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People with HIV/AIDS in Ropla no more in hide

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KATHMANDU — Many people living with HIV/AIDS in various places across Rolpa districts lately have begun to go public about their HIV status.

Thanks to the awareness drive and counseling conducted by the local governmental and non-governmental agencies about this disease, those keeping their infection in dark fearing the social stigma are gradually bringing their HIV positive status to light.

There are altogether 49 such people recorded in the district, according to Rolpa Plus. Among them, 15 are currently outside of the district due to their professional responsibility, while among the remaining ones in the district, 20 are female while 14 are male.

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“Every year, around two or three new HIV infected people are recorded for some years,” shared Radha BK. President of the Red Plus, a local agency offering treatment against HIV/AIDS.

Last winter alone, three new HIV patients came in contact with it.

President BK said that of those HIV patients in the district, 32 are availing treatment and other services offered by Red Plus while two are not willing to receiving any treatment fearing the social shame.

According to BK, 14 people in the district were recorded losing their lives to HIV infection. Three children have contracted HIV infection from their parents while 31 are affected with it.

Various social organizations have been assisting HIV/AIDS children in their education.

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Diabetes drug might ease heart failure risk

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A new research has showed that the diabetes drug Farxiga might do double-duty for patients, helping to ward off another killer, heart failure.

According to the findings were published in the New England Journal of Medicine to coincide with their presentation at the annual meeting of the American Heart Association in Chicago, Type 2 diabetics who took Farxiga saw their odds of hospitalization for heart failure drop by 27 percent compared to those who took a placebo.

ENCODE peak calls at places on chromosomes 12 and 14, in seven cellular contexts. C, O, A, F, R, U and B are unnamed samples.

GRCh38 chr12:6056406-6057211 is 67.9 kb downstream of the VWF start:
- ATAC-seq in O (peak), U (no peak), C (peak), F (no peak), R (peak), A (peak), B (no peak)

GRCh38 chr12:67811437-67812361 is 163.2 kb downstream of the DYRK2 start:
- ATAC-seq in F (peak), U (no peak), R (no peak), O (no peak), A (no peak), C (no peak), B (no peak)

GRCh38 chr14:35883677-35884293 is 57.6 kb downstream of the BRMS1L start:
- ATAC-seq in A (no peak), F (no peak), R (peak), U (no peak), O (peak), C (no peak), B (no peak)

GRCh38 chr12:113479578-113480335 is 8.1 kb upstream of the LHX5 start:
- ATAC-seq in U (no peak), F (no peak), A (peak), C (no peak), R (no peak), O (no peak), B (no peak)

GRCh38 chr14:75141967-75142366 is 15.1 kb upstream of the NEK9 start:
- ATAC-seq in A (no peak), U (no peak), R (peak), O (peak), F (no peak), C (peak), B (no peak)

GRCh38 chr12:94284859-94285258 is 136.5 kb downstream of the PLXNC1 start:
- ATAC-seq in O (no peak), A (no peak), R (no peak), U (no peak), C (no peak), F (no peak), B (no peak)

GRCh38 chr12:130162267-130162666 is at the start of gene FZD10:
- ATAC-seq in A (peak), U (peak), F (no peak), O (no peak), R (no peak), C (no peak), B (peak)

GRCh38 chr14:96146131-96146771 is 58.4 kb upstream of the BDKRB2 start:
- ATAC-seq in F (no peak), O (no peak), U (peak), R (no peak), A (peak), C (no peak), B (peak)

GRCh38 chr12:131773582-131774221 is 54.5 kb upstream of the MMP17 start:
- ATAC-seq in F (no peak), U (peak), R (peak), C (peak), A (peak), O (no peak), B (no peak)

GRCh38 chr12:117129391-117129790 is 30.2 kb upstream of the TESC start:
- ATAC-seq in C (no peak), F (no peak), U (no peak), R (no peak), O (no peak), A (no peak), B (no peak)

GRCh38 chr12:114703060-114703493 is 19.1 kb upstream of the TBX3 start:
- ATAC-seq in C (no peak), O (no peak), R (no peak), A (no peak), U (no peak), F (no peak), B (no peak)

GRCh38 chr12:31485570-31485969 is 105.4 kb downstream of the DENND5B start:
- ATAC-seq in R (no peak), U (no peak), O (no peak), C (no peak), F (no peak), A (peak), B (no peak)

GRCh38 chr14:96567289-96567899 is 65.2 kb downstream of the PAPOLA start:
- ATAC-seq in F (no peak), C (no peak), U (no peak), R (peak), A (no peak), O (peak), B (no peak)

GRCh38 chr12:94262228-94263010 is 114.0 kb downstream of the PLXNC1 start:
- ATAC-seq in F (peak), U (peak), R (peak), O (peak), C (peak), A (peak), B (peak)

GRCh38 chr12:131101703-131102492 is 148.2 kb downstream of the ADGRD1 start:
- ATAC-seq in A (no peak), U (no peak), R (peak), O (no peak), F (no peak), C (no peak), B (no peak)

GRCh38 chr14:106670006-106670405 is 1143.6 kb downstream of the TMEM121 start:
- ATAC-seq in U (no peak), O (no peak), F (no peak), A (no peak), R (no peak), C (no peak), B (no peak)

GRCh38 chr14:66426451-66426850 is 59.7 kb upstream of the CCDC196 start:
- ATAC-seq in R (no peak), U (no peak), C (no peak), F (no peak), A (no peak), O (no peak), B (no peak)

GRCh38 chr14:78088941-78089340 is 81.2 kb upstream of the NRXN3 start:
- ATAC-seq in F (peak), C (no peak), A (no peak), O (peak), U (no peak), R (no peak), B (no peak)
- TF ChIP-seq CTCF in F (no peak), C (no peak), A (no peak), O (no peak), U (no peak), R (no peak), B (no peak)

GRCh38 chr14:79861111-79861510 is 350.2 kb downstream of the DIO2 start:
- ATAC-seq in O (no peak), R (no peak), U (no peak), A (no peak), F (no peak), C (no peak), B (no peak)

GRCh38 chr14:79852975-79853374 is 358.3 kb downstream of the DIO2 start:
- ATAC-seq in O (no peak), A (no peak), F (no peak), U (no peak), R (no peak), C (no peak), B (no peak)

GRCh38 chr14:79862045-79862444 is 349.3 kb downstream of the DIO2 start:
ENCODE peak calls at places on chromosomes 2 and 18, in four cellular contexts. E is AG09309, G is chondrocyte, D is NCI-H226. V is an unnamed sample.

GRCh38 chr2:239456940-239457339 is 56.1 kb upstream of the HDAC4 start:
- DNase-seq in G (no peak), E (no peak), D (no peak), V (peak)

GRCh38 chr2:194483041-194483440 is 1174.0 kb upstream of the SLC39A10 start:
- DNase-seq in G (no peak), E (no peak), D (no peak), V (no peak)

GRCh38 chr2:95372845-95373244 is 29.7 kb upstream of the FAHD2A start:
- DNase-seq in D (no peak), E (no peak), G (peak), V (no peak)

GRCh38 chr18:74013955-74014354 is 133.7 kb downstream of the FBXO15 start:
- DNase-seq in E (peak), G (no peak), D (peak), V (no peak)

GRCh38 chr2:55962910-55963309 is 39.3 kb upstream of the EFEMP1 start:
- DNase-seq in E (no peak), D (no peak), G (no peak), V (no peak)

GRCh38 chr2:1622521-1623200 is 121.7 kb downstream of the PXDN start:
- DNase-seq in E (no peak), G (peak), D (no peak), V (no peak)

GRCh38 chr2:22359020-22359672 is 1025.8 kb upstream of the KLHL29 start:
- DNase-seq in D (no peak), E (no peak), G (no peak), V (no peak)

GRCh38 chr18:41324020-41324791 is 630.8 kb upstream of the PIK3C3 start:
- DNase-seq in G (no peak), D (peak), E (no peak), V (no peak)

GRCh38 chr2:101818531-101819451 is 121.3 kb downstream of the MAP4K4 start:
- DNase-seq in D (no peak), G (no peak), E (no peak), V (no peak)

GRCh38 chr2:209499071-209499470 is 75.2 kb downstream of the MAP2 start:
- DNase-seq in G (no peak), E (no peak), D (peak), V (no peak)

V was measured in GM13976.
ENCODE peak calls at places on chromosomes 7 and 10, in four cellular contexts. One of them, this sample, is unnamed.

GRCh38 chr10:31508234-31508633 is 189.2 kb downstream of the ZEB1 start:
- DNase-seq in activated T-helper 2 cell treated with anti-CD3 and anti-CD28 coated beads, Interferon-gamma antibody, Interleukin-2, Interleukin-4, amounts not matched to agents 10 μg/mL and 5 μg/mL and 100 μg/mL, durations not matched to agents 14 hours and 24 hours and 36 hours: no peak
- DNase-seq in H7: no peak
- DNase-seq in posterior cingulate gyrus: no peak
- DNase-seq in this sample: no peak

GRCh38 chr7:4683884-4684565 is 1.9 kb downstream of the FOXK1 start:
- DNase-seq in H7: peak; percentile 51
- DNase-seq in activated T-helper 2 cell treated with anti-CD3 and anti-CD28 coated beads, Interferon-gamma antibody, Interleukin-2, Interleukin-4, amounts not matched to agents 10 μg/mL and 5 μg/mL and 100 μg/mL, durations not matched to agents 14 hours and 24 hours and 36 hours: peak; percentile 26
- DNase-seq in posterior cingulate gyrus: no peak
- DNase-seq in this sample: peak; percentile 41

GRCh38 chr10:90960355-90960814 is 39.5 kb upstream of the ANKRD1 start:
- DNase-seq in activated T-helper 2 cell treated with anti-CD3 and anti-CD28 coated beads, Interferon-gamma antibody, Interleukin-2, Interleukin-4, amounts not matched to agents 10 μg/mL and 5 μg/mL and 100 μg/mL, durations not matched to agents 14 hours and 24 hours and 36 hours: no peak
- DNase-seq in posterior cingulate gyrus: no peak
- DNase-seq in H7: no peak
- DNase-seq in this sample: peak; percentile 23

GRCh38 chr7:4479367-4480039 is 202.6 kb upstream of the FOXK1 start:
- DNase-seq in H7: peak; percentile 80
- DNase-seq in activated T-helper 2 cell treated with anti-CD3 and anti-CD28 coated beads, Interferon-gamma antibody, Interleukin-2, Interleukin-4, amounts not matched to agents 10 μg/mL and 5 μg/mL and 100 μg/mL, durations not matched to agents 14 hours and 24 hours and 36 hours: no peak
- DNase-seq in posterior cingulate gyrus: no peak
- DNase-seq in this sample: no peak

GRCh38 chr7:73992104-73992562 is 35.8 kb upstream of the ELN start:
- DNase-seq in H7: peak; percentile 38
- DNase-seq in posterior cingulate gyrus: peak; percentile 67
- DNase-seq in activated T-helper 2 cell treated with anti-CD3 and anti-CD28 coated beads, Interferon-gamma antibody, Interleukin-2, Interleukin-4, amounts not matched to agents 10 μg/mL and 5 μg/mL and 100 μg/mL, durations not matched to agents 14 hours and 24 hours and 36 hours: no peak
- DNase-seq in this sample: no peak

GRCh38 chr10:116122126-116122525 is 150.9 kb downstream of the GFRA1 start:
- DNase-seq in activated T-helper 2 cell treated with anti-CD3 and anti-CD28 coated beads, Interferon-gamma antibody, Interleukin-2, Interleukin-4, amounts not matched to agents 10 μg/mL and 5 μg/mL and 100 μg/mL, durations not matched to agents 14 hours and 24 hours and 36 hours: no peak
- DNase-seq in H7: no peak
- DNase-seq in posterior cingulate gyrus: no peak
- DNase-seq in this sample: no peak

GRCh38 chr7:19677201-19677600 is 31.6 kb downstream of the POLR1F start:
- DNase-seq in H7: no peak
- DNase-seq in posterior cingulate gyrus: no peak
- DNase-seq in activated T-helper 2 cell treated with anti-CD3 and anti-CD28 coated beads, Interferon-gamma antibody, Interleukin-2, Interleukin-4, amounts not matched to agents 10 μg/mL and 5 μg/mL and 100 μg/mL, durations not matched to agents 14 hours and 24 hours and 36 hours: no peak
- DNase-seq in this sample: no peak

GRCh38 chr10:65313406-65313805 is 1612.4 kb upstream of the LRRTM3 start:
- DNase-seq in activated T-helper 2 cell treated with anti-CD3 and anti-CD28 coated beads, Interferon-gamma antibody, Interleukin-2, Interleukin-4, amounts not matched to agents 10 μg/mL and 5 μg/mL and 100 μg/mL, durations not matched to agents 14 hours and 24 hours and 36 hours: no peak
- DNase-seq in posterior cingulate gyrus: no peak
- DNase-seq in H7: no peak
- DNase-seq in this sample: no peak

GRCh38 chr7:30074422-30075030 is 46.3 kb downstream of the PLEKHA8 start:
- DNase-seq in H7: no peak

Farxiga is a type of drug called a SGLT2 inhibitor. The compound is called dapagliflozin.

The study included more than 17,000 type 2 diabetes patients aged 40 and older. Nearly 7,000 had heart disease and more than 10,000 had numerous risk factors for heart disease, Wiviott’s group said.

Patients were randomly assigned to take a dummy placebo pill or 10 milligrams of Farxiga each day.

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“When it comes to helping our patients control and manage blood glucose, the ‘how’ appears to be as important [as] the ‘how much,” said study author Dr Stephen Wiviott, a cardiovascular medicine specialist at Brigham and Women’s Hospital in Boston.

“When choosing a therapy, trial results like these can help us make an informed decision about what treatments are not only safe and effective for lowering blood glucose but can also reduce risk of heart and kidney complications,” Wiviott said in a hospital news release.

Taking the drug did not reduce the risk of heart attack, stroke and cardiovascular-related death, the research team noted. However, patients who took the drug did see healthy declines in their blood sugar levels, plus an added bonus: a 27 percent decrease in their risk of hospitalization for heart failure.

Their risk of kidney failure and death from kidney failure also fell, researchers noted.

Two other recent studies of this class of drugs show that they “robustly and consistently improve heart and kidney outcomes in a broad population of patients with diabetes,” Wiviott noted.

With Inputs from HealthDay

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